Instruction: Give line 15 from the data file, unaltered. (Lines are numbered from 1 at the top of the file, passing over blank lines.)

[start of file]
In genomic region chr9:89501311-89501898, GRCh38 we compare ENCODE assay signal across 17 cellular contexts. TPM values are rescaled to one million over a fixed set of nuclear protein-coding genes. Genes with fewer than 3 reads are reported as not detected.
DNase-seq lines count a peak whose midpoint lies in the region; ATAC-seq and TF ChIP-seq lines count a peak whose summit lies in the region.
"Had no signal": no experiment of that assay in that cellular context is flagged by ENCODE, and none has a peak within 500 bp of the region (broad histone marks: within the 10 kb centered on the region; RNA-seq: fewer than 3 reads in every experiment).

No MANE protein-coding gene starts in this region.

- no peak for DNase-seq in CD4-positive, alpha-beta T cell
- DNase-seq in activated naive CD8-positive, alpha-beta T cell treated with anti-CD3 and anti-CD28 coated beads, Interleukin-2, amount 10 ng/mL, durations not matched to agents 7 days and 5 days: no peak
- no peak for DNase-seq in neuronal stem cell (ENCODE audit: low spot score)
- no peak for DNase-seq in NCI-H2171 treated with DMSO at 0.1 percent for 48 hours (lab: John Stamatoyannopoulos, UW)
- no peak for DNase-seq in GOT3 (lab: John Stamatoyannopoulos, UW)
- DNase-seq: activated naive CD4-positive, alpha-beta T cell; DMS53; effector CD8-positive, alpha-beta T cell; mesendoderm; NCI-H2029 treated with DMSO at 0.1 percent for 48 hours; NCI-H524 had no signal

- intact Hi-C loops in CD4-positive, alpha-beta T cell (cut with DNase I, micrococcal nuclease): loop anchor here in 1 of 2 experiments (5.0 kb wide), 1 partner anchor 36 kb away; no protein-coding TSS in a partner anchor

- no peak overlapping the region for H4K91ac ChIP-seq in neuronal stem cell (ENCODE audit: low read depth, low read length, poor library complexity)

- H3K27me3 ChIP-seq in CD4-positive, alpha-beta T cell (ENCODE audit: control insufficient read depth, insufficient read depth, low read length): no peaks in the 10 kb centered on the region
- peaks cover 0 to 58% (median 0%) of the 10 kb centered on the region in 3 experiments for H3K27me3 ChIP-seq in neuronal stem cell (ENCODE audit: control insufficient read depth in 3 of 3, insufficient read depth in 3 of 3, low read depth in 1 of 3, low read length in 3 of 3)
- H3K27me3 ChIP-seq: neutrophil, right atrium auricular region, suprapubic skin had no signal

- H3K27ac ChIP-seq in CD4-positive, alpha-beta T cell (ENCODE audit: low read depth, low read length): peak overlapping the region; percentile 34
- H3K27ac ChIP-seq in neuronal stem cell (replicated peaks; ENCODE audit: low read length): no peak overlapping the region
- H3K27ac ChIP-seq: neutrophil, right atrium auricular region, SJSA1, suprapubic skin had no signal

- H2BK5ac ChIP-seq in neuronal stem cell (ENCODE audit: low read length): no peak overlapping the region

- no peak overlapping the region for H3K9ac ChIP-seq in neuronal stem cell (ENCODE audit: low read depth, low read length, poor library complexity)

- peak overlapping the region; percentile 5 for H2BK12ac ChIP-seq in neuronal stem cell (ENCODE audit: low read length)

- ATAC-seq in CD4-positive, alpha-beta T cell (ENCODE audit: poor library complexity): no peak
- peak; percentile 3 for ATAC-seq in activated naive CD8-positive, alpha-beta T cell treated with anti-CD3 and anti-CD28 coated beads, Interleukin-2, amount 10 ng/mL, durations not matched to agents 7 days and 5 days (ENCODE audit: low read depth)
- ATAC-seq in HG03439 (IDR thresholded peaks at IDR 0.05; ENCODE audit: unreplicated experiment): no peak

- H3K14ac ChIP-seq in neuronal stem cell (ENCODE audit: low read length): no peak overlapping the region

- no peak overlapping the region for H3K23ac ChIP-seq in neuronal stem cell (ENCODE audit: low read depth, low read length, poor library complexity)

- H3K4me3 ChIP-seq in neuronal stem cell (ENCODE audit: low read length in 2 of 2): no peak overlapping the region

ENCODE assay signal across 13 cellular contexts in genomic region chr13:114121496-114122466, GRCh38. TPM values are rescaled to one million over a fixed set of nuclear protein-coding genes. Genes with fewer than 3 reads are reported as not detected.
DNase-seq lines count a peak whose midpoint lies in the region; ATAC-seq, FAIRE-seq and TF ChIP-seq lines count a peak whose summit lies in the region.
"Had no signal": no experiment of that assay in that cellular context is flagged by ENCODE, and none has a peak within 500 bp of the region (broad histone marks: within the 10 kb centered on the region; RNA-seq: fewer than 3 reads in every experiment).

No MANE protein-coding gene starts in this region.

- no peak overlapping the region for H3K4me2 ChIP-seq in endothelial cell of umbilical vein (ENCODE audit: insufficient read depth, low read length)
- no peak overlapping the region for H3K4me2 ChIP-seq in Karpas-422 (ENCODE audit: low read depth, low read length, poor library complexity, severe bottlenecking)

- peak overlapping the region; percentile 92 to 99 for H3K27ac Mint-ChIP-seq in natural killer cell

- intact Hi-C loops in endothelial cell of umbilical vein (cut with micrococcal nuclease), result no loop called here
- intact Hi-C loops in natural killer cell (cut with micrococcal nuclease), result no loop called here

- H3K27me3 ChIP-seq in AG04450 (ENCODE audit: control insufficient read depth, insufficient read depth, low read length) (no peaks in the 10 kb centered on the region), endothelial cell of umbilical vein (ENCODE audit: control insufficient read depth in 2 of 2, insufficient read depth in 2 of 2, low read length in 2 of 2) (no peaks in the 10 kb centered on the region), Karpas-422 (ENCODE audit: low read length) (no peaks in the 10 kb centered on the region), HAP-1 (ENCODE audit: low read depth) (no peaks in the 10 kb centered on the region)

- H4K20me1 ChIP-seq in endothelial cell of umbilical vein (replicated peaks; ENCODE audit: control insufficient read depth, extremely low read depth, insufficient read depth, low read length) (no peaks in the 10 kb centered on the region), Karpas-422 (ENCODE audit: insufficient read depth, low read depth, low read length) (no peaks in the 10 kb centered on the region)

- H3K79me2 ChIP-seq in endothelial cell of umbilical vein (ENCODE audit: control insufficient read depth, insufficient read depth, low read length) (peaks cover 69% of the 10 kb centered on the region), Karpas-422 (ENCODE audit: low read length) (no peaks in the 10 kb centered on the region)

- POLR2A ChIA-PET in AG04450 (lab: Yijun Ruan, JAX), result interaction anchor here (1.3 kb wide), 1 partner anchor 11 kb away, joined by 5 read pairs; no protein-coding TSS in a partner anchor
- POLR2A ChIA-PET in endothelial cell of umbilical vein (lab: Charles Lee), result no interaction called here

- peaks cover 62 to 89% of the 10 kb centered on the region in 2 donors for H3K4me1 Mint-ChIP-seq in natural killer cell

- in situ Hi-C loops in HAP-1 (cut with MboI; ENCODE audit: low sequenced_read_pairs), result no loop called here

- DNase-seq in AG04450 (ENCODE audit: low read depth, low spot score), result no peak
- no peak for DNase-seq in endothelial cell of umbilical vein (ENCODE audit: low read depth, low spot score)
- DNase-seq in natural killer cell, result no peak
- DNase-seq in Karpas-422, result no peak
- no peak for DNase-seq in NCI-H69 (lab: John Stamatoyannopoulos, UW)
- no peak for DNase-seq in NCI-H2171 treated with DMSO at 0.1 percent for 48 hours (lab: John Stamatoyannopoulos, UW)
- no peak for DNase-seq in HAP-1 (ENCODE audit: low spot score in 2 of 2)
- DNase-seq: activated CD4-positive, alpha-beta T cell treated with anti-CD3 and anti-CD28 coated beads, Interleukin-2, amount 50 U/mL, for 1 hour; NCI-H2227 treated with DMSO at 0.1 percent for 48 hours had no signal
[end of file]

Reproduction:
- H3K27me3 ChIP-seq: neutrophil, right atrium auricular region, suprapubic skin had no signal